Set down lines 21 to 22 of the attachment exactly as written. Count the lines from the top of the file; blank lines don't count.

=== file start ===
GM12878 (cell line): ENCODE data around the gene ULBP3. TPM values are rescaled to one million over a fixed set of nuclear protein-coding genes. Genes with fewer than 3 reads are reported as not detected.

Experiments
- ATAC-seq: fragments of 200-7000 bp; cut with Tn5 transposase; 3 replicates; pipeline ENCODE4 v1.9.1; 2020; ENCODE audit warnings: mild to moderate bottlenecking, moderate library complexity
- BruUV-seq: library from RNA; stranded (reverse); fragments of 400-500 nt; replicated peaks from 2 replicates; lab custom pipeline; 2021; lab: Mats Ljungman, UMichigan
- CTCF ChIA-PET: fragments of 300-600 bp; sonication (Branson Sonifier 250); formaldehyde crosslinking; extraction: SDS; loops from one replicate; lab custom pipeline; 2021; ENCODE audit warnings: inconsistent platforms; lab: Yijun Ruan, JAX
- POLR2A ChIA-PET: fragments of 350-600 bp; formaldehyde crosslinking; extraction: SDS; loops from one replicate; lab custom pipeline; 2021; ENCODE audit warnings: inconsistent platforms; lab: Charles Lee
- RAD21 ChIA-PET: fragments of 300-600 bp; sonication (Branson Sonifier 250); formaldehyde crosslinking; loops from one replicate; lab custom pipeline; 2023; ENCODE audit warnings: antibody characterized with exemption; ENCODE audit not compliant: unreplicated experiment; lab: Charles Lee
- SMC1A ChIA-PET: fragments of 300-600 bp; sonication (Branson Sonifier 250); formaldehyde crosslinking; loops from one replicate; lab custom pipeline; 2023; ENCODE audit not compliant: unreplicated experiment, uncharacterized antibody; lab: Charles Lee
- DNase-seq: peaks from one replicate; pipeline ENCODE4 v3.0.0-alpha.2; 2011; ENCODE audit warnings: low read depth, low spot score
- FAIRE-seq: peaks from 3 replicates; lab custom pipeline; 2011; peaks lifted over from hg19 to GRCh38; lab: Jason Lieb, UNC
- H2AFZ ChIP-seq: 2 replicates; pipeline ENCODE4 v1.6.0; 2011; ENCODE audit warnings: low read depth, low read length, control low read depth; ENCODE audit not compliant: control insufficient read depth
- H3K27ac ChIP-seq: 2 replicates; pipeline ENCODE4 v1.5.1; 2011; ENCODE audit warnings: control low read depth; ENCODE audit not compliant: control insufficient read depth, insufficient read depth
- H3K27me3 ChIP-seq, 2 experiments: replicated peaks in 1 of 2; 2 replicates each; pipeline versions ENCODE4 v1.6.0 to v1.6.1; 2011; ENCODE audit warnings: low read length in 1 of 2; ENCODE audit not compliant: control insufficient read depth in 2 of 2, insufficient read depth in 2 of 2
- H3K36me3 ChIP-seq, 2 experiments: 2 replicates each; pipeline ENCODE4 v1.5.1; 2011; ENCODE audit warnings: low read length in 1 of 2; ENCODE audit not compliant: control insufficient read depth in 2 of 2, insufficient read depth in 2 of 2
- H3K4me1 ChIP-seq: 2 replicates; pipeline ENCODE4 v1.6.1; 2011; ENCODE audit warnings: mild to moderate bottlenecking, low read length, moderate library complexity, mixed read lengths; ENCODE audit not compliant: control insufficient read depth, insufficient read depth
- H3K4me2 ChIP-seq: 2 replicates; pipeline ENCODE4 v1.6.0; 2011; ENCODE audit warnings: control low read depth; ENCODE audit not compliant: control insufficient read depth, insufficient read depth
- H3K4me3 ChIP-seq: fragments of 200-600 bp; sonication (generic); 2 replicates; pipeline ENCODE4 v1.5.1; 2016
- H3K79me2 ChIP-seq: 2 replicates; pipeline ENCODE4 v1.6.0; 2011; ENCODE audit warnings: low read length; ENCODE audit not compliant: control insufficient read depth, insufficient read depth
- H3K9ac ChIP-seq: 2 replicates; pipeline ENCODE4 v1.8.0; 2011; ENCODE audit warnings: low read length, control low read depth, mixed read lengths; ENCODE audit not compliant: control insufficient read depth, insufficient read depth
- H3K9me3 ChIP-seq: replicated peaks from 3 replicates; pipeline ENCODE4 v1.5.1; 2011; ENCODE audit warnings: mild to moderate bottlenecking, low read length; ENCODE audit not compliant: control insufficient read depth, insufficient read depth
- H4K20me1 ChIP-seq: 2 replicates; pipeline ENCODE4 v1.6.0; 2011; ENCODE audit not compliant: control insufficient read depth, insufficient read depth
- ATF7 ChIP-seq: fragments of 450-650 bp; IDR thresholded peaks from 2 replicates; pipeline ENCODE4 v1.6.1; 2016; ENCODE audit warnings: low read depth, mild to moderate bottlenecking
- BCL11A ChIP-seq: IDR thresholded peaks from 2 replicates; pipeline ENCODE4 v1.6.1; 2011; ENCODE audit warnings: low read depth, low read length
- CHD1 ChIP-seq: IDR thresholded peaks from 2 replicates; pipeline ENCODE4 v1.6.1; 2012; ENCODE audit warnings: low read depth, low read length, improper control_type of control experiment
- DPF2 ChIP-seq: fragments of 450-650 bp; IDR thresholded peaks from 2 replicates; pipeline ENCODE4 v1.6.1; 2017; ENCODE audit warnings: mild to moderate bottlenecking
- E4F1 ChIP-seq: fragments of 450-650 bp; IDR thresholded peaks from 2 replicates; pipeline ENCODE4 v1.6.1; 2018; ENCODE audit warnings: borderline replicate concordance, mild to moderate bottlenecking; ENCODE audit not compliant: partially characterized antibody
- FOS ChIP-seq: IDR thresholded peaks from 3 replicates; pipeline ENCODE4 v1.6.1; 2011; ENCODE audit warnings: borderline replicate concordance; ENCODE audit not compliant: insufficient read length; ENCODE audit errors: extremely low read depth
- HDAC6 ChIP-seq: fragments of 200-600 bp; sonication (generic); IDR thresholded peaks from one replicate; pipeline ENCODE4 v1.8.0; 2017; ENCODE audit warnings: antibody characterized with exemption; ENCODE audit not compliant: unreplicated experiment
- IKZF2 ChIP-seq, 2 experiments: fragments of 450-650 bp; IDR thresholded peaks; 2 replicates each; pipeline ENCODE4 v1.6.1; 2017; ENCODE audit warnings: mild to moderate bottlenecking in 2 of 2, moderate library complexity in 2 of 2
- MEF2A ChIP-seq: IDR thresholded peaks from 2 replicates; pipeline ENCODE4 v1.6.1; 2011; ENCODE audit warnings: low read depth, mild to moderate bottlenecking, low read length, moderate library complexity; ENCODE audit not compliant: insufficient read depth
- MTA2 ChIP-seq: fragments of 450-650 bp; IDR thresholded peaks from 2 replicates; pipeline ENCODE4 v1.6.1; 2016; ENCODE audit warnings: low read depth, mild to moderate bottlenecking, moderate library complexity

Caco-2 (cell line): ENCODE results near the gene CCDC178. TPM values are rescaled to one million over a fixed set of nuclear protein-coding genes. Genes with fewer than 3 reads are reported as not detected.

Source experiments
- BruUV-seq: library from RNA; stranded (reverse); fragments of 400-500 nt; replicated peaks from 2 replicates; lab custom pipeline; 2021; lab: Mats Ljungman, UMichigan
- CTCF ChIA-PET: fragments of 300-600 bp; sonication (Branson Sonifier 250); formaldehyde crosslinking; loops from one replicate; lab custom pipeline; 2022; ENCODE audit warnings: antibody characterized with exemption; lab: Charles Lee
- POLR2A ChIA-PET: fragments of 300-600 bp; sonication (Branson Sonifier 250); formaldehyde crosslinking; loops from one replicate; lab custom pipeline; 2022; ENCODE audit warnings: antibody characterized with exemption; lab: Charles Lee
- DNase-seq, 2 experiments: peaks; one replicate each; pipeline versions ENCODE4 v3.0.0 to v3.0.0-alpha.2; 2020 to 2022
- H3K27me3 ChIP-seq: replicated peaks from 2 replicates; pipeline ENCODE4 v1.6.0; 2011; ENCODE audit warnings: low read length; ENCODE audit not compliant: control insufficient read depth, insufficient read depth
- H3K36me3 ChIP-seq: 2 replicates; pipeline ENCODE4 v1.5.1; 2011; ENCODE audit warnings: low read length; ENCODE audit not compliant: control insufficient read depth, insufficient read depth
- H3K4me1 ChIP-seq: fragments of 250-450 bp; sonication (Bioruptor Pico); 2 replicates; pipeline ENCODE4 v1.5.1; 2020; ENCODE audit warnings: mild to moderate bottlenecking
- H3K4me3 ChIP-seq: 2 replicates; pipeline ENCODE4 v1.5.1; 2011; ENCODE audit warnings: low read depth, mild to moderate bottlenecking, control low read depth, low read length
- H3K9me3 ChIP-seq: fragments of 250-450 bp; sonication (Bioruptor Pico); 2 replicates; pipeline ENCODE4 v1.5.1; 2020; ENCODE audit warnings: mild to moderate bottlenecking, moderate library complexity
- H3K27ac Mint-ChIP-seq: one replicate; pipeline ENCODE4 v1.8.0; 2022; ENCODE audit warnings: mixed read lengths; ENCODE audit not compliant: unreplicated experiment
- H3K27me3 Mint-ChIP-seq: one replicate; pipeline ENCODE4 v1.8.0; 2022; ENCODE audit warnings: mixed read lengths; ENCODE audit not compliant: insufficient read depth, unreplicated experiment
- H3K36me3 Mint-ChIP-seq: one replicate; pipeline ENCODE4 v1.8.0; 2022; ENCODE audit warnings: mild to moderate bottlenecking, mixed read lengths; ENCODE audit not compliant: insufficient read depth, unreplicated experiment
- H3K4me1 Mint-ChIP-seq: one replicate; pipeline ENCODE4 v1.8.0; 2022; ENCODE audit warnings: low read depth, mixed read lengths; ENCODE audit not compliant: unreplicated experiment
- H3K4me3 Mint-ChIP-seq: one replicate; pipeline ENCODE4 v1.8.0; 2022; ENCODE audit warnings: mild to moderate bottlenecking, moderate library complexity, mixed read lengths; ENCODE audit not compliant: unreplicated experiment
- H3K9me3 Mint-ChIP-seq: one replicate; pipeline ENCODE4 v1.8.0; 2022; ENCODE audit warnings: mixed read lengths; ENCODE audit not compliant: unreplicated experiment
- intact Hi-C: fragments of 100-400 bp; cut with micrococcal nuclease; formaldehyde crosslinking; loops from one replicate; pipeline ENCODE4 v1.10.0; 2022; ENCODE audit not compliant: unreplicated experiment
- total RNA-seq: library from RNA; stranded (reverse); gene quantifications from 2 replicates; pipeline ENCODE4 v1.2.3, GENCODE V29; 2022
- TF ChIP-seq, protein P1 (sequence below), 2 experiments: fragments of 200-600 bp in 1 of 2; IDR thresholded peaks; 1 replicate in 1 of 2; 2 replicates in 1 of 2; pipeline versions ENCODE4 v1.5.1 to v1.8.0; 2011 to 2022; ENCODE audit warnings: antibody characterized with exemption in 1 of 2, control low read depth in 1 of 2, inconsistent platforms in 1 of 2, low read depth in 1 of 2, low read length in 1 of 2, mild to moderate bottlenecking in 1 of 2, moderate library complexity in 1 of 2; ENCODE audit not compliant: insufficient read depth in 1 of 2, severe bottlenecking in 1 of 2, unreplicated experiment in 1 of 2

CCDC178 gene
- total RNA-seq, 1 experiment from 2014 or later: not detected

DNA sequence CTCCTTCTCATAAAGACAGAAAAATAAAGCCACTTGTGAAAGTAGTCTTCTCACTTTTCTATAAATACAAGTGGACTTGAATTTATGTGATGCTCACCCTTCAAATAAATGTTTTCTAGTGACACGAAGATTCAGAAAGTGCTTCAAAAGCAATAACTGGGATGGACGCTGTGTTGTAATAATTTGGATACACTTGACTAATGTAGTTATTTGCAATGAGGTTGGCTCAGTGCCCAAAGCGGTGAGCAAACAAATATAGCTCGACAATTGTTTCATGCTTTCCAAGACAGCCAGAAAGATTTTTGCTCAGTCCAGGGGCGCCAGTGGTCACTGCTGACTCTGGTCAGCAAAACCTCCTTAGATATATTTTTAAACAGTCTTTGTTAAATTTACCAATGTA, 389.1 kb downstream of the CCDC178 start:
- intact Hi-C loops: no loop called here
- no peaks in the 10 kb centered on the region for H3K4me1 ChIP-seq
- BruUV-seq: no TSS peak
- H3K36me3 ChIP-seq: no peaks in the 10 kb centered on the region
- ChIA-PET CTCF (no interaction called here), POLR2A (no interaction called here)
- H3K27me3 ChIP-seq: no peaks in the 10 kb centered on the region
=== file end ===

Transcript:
- H4K20me1 ChIP-seq: 2 replicates; pipeline ENCODE4 v1.6.0; 2011; ENCODE audit not compliant: control insufficient read depth, insufficient read depth
- ATF7 ChIP-seq: fragments of 450-650 bp; IDR thresholded peaks from 2 replicates; pipeline ENCODE4 v1.6.1; 2016; ENCODE audit warnings: low read depth, mild to moderate bottlenecking